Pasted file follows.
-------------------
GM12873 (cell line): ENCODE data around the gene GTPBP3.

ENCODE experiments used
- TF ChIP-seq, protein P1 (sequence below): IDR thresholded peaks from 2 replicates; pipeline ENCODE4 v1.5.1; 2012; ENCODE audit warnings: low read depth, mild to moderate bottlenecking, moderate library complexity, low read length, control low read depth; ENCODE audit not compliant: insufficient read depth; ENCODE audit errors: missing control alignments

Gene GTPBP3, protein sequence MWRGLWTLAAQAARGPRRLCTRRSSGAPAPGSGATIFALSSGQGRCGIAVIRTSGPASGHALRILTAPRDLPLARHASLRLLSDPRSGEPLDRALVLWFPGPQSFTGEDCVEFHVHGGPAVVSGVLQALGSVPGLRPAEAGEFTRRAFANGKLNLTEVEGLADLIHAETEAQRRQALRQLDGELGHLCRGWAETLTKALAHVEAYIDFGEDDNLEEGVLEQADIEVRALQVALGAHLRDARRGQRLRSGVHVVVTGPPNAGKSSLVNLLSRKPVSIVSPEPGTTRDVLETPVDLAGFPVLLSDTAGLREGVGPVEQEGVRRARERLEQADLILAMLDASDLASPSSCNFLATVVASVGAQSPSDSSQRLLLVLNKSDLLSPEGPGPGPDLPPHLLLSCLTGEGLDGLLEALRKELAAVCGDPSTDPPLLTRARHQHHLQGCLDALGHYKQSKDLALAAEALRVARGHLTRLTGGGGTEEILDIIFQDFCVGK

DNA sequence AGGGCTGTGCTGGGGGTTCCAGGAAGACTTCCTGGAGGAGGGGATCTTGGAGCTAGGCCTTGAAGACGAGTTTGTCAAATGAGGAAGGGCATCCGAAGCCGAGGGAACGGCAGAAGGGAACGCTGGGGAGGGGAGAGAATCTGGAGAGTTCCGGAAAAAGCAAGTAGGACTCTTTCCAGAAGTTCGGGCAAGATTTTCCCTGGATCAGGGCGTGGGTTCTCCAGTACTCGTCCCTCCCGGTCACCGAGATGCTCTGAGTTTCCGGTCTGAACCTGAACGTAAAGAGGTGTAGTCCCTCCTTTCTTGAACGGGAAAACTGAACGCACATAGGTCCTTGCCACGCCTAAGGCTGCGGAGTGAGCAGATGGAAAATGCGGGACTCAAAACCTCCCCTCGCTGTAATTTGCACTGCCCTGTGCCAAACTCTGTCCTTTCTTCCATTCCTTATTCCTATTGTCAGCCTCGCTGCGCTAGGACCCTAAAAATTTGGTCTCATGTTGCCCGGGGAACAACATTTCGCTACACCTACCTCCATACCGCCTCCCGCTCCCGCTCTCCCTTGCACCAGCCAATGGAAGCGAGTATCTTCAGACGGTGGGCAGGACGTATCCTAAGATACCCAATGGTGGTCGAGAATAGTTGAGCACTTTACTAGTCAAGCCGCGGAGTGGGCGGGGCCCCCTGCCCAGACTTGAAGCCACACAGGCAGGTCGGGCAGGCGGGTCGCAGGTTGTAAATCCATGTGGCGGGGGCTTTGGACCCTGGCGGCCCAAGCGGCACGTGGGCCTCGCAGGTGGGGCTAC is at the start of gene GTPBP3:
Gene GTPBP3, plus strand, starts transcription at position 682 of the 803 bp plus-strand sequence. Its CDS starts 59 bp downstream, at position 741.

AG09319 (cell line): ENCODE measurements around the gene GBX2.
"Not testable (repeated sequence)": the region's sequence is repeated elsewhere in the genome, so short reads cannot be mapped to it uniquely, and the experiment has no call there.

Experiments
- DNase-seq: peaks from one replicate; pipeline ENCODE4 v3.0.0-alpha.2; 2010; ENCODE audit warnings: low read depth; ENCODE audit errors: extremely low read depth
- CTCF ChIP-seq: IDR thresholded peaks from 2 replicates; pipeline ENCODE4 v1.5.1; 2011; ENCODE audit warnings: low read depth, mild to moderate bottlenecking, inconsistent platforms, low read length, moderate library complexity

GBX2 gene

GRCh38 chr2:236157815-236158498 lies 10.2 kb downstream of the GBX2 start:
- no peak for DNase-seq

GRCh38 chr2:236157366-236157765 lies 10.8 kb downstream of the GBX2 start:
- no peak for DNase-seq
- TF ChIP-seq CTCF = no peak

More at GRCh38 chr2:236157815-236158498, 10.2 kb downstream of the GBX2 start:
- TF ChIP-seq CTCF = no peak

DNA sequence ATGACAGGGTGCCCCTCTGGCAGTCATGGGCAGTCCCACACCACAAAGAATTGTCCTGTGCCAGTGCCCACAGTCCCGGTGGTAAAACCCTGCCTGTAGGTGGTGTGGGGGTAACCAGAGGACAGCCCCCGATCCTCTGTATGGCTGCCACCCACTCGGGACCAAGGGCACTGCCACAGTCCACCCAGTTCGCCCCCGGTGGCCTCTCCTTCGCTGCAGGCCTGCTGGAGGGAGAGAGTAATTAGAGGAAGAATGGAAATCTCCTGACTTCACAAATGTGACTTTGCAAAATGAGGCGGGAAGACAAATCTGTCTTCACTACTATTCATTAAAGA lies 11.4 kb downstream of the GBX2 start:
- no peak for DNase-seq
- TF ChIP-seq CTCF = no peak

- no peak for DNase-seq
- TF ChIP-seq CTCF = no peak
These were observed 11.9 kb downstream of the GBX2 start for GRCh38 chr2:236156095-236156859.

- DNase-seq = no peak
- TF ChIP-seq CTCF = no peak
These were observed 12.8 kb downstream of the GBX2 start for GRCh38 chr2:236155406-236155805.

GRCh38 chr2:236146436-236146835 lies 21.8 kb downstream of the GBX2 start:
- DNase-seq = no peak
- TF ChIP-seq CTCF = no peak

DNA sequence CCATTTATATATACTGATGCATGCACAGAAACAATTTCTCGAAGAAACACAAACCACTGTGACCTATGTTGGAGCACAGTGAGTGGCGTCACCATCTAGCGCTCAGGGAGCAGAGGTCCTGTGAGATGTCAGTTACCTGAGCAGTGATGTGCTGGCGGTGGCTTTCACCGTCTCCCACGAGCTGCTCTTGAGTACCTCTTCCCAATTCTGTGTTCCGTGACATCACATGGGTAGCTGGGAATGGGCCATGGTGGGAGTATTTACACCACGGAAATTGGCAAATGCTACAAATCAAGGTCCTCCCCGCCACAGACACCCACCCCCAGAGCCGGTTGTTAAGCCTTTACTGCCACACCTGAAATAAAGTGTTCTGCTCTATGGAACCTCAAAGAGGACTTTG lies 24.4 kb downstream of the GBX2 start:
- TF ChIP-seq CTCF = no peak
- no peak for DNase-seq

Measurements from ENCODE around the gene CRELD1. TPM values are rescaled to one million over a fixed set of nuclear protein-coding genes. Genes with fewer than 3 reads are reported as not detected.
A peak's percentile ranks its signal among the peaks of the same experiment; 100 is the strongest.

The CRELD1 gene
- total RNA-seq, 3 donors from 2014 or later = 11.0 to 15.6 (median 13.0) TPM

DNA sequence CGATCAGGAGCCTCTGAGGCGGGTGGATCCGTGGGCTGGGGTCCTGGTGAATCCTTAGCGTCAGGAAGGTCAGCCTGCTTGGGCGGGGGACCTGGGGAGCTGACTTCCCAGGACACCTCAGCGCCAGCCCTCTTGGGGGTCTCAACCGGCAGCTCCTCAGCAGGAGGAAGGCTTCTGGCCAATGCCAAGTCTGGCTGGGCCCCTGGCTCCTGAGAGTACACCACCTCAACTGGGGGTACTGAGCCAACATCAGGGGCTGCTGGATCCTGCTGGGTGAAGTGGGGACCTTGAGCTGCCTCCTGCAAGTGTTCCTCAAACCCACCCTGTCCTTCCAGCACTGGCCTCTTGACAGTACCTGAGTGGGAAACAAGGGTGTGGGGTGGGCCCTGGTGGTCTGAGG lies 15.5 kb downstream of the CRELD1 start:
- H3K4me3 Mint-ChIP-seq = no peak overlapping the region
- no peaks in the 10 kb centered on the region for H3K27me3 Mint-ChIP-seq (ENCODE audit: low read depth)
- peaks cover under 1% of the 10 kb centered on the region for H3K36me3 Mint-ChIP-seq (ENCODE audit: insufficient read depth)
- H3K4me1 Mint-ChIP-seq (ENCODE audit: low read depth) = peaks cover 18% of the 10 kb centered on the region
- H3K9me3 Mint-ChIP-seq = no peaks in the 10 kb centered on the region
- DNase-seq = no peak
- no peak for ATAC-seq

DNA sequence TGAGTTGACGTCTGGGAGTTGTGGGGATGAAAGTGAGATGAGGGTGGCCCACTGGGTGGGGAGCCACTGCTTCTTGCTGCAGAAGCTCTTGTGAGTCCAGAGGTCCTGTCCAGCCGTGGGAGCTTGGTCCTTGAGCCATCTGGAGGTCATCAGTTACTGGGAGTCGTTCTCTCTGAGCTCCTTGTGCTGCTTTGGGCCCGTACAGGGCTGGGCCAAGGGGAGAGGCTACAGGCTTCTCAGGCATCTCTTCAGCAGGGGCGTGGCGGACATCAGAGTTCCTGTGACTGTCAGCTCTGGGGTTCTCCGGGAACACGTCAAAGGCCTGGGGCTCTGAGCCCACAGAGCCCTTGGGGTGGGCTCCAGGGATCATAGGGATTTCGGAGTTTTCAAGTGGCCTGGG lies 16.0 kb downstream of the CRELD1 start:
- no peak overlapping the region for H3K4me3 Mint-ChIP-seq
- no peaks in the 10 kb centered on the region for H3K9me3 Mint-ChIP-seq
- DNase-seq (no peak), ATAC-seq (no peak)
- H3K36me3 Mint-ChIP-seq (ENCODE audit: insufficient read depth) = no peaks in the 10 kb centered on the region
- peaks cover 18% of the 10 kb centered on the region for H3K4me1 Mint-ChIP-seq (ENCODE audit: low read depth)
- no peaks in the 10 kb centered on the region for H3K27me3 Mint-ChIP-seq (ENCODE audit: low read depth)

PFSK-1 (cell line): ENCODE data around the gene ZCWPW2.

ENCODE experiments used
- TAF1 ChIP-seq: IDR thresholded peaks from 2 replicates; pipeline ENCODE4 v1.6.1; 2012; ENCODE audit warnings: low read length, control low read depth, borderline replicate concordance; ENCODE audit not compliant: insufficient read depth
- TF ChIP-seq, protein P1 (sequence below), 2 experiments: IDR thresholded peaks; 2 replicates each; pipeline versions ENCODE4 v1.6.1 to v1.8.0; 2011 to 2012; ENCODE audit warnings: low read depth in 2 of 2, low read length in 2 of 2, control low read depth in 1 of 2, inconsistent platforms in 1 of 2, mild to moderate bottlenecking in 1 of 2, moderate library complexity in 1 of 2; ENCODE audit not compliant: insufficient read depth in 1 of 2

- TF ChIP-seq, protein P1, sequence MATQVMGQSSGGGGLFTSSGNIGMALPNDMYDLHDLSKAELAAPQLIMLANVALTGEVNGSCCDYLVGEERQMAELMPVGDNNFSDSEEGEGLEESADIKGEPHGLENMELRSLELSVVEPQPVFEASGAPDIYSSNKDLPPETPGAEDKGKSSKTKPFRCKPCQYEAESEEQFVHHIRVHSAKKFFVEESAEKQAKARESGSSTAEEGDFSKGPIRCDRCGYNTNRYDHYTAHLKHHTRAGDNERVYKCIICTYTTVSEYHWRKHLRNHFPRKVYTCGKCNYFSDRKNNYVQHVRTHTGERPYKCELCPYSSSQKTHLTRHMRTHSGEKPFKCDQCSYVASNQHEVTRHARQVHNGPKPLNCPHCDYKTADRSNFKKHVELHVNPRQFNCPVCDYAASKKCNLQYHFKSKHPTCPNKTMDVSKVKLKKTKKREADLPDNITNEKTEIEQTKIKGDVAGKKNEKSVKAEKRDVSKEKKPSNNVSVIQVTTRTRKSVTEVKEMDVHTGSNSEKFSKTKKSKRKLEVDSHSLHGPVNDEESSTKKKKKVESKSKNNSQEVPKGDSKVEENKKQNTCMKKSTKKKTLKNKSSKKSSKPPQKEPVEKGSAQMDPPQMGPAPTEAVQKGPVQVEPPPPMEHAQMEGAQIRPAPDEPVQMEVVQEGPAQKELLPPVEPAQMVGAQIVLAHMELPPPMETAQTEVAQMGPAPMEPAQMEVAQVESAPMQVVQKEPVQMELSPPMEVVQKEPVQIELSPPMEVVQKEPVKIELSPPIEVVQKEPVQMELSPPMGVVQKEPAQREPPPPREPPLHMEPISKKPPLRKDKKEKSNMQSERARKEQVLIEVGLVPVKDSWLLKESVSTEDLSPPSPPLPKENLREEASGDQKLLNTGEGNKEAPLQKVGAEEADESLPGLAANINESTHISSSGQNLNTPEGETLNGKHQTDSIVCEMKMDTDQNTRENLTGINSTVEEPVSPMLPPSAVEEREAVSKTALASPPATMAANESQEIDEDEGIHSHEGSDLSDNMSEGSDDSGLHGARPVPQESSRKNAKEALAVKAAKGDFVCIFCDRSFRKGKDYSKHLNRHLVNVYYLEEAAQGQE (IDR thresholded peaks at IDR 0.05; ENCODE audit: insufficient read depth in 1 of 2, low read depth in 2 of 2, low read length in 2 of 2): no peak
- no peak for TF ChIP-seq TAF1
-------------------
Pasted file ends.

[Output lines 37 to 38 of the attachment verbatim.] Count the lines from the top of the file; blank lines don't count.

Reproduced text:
The CRELD1 gene
- total RNA-seq, 3 donors from 2014 or later = 11.0 to 15.6 (median 13.0) TPM